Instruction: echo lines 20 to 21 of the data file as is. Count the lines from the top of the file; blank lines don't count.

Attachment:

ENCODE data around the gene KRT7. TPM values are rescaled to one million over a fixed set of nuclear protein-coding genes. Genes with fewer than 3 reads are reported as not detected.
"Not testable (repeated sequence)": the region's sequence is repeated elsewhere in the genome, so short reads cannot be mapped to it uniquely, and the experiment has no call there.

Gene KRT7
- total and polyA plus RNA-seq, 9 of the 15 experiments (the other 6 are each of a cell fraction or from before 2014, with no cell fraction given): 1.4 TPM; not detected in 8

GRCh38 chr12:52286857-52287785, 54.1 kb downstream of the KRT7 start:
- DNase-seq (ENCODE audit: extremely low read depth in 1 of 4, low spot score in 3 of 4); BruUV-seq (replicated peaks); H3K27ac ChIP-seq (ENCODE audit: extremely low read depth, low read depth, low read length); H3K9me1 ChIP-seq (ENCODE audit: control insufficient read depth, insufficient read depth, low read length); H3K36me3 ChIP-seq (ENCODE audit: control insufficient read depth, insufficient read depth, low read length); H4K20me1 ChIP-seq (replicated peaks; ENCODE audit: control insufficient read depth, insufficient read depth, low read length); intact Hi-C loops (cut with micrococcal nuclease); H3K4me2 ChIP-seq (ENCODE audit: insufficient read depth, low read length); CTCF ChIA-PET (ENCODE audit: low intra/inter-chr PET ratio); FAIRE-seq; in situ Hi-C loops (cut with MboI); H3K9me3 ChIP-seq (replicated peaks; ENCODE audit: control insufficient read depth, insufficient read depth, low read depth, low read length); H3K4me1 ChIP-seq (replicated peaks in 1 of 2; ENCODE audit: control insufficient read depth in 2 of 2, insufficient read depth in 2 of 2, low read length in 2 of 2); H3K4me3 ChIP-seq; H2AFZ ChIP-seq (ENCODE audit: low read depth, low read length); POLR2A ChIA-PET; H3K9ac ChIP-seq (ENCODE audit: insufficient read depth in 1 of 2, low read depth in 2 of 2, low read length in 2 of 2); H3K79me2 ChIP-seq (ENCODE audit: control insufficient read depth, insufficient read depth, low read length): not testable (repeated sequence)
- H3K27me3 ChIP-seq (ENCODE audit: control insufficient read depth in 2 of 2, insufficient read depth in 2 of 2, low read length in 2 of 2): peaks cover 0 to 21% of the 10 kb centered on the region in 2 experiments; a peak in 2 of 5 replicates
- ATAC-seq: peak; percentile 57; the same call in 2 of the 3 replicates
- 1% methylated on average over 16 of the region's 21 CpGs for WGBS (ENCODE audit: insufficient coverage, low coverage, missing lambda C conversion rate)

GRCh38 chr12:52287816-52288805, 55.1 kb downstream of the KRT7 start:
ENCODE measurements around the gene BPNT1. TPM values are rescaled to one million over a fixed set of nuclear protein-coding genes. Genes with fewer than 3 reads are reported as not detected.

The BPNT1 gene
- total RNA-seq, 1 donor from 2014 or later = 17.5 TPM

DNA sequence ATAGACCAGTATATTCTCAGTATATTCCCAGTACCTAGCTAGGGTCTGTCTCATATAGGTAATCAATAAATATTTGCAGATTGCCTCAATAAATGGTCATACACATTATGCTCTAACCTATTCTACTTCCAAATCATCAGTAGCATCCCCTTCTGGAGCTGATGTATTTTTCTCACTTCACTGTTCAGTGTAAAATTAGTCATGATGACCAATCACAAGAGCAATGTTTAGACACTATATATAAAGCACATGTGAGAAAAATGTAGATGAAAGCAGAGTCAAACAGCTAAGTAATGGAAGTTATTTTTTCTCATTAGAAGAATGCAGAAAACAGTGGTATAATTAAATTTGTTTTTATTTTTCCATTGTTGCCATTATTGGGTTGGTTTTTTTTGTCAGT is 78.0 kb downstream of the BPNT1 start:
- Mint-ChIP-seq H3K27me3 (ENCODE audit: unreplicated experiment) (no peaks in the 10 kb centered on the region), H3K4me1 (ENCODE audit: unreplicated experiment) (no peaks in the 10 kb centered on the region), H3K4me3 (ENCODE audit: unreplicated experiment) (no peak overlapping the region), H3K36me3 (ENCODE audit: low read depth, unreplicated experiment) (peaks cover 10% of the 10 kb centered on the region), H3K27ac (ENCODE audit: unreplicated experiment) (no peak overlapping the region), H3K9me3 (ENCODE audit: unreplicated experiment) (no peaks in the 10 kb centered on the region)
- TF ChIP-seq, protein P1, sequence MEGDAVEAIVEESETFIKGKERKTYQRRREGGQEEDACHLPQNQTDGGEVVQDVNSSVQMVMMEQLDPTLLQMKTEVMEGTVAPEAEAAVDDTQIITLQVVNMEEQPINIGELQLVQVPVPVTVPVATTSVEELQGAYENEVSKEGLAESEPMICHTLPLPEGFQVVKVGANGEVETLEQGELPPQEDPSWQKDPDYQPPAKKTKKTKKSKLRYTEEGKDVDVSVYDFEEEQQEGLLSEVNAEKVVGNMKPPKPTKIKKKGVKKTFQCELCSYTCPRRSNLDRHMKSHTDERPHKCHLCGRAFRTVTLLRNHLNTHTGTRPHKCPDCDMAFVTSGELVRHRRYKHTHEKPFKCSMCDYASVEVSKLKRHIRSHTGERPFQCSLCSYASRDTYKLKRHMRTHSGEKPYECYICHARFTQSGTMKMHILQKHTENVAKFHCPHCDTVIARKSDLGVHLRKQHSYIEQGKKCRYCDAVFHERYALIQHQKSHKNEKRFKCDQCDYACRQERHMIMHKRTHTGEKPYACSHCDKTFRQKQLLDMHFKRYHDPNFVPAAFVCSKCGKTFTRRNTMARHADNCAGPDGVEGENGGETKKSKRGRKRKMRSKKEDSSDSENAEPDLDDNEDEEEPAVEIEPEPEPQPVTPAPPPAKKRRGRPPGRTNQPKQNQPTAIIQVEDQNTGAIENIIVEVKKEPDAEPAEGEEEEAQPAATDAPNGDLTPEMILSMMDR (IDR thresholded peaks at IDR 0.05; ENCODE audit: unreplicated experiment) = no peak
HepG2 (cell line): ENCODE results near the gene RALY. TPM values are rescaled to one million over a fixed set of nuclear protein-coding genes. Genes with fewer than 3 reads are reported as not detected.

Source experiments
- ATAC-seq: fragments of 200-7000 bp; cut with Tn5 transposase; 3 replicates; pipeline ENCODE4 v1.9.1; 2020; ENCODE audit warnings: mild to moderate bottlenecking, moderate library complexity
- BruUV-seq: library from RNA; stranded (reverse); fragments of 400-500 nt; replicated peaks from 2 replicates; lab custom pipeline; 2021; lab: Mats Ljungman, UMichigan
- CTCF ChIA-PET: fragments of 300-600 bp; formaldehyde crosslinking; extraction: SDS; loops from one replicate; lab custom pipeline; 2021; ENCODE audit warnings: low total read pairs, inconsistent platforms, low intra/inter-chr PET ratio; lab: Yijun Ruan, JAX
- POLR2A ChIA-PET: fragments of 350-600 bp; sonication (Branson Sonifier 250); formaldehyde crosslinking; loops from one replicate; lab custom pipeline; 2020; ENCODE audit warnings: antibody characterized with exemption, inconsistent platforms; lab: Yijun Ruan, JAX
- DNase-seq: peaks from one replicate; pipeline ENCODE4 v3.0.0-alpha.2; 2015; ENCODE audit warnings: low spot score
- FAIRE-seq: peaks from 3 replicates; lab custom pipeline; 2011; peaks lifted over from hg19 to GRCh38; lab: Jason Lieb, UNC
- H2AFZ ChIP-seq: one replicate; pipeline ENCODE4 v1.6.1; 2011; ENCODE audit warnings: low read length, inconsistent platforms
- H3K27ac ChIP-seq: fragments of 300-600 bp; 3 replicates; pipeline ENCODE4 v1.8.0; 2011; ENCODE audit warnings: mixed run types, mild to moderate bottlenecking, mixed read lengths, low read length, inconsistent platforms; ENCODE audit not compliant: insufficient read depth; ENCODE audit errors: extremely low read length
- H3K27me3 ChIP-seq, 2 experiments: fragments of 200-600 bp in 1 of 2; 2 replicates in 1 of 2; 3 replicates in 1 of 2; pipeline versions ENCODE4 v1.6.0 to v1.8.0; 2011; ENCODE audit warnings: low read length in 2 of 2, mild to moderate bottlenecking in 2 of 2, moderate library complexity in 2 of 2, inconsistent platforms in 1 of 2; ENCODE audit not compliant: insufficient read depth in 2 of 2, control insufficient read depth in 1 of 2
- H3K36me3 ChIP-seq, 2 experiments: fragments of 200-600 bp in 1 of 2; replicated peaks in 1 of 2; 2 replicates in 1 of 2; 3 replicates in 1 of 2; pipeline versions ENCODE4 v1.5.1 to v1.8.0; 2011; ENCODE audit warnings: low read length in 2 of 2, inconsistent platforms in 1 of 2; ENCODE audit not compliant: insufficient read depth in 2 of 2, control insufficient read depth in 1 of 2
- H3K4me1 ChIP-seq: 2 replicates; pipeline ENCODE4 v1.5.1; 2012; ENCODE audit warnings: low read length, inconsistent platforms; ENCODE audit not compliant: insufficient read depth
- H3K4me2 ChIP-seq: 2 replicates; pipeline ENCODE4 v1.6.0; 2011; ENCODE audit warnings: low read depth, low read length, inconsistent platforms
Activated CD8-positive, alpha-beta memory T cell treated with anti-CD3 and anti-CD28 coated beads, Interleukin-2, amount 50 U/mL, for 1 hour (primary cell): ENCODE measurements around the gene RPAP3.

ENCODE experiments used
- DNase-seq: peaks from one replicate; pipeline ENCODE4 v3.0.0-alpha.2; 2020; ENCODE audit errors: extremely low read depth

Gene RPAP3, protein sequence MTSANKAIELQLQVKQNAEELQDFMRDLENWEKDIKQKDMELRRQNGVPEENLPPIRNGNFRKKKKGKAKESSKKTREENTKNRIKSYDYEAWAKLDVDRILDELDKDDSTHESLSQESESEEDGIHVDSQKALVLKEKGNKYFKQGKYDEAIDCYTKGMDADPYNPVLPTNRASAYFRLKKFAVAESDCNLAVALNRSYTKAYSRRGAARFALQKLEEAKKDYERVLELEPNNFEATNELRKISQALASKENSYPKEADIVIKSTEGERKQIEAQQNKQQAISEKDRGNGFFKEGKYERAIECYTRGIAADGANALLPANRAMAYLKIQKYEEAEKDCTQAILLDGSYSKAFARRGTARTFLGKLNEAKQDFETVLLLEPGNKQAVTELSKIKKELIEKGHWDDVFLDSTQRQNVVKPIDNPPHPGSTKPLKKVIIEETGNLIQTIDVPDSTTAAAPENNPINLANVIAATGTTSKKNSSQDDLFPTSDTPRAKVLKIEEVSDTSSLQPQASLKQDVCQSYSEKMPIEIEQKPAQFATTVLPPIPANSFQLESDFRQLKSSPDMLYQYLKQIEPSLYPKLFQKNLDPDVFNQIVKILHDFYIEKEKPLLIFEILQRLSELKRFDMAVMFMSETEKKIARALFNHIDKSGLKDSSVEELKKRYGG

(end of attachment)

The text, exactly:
- BruUV-seq: library from RNA; stranded (reverse); fragments of 400-500 nt; replicated peaks from 2 replicates; lab custom pipeline; 2021; lab: Mats Ljungman, UMichigan
- CTCF ChIA-PET: fragments of 300-600 bp; formaldehyde crosslinking; extraction: SDS; loops from one replicate; lab custom pipeline; 2021; ENCODE audit warnings: low total read pairs, inconsistent platforms, low intra/inter-chr PET ratio; lab: Yijun Ruan, JAX